Democrats once again hold a wide advantage in a generic congressional matchup, according to a new CNN poll conducted by SSRS, backed by a base of supporters who are more enthusiastic than Republican partisans and more motivated by core issues.
The poll finds 54% of registered voters say they back a Democrat in their congressional district, 38% say they back a Republican. That’s a shift in favor of the Democrats since January, bringing their advantage in a hypothetical generic matchup to about the same level as early 2006, a year in which the party won control of both the House and the Senate.
This also mirrors their advantage on the question last fall, before a January full of good economic news brought a shift toward more positive numbers for both President Donald Trump and his party. The same poll also found Trump’s approval rating declining – a metric that’s frequently closely tied to his party’s performance in a midterm election year.
Democrats and Democratic-leaning independents remain more enthusiastic about voting this fall than Republicans and Republican-leaners. Overall, 51% of that Democratic base say they are extremely or very enthusiastic about voting in November compared with 41% of the Republican base.
The poll also suggests that the issues on which Republicans have largely pinned their electoral hopes – the economy, taxes and immigration – are carrying less weight with voters than are health care and gun policy – two issues where the Democrats typically have stronger backing from the public overall.
Health care and gun policy are deemed deeply important by about half of voters (53% and 49%, respectively, call them extremely important), while about four in 10 say they are as motivated by the economy (43%) and immigration (38%). Sexual harassment is a sharp motivator for 36% of voters. Taxes, an issue Republicans have said will move voters as they realize the benefits of the tax changes passed last year, is extremely important for 35%. The investigation into Russian meddling in the 2016 election rounds out the list, with just about a quarter (26%) calling that extremely important to their vote.
There are wide partisan gaps on how important several issues are to voters, with Democratic voters more likely to say they are particularly moved by health care (65%, vs 40% among Republicans), gun policy (62%, vs. 40% among Republicans), sexual harassment (50%, vs. 21% of Republicans) and immigration (48%, vs. 32% among Republicans).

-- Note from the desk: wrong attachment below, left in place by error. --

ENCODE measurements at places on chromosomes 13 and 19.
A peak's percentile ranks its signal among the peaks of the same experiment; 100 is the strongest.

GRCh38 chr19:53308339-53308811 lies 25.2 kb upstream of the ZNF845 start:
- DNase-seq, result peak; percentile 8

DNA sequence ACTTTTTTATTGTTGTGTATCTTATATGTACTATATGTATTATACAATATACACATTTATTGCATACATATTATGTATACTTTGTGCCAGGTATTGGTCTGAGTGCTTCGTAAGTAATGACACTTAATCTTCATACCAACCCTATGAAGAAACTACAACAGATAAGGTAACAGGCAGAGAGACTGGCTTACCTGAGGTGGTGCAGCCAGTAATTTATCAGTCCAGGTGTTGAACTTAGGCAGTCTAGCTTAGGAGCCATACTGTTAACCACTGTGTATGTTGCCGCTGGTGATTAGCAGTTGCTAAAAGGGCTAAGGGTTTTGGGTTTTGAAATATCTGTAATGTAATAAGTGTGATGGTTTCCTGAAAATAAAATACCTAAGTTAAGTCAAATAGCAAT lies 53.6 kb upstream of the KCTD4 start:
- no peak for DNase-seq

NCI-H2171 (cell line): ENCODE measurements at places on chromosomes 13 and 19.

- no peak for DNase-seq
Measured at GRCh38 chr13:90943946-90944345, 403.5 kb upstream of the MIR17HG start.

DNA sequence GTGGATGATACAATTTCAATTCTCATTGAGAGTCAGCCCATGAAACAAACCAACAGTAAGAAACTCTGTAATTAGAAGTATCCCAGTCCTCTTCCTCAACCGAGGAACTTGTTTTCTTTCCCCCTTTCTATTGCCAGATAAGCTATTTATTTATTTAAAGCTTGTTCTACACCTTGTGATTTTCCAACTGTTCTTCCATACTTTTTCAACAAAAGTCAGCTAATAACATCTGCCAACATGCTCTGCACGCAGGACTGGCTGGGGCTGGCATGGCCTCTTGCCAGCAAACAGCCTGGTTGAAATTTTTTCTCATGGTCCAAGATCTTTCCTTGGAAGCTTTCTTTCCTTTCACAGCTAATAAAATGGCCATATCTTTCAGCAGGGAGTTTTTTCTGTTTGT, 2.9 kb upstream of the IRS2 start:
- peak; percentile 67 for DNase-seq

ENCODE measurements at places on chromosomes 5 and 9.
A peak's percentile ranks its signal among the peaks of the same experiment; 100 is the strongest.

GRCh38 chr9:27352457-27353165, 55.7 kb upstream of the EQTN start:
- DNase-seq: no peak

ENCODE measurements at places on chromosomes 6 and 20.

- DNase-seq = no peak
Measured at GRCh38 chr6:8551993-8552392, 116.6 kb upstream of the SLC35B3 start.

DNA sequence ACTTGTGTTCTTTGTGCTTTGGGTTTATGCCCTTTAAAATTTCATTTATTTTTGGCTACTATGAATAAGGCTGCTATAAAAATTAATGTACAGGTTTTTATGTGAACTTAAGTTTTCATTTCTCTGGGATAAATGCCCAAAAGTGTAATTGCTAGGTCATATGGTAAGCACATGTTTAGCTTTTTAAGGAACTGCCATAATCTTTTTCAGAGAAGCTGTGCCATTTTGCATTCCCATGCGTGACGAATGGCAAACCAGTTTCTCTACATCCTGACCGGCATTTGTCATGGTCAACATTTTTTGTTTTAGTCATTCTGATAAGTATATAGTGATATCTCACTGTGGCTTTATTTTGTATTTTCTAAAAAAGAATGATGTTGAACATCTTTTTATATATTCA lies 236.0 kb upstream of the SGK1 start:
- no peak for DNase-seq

Republican voters, however, are not significantly more motivated than Democrats on any issue tested, suggesting that more positive views of the economy and the GOP’s success in enacting tax reform, which may have been boosting their numbers in January, may be less strong a motivator for the party’s voters this fall than are the issues where Democrats have focused their opposition to the Republican-led government for that party’s base.
Gun policy in particular has increased dramatically in salience compared with the previous midterm election cycle. In October 2014, ahead of the first election after the mass shooting at an elementary school in Newtown, Connecticut, just 28% of voters described that issue as extremely important to their congressional vote. Now, 49% say the same. The numbers have risen across party lines, but most dramatically among Democrats. In 2014, 31% of Republican voters called gun policy extremely important to their vote. Now, 40% do. Among independents, it’s risen from 27% to 42%. And among Democrats, that share has climbed a whopping 34 points from 28% to 62%. Overall, those who call the issue a critical one for their vote are supporters of stricter gun laws by an 80% to 19% margin.
Many voters also say their votes may be swayed by the types of donations a candidate accepts on gun policy. Asked whether a donation from the National Rifle Association would dissuade them or encourage them to support a candidate for Congress from their own district, 45% say they’d be less apt to support a candidate who accepted an NRA donation, 14% more likely, and 39% say it wouldn’t make a difference. The effect is sharpest among Democrats, 80% of whom say they’d be less inclined to back such a candidate.
On the other side of the coin, 37% say a donation from a group advocating for stricter gun laws, such as Everytown for Gun Safety, would make them more apt to back that candidate, 26% would be less likely to support a candidate who accepted such a donation and 34% say it wouldn’t move their vote.
It is early in the cycle, however, and much can change between now and November. Past polling suggests increases in concern about gun policy seen in surveys conducted shortly after mass shootings often fades over time.
The CNN poll was conducted by SSRS February 20-23 among a random national sample of 1,016 adults, including 909 registered voters, reached on landlines or cellphones by a live interviewer. Results for the full sample have a margin of sampling error of plus or minus 3.7 percentage points, it is 3.9 points for registered voters and larger for subgroups.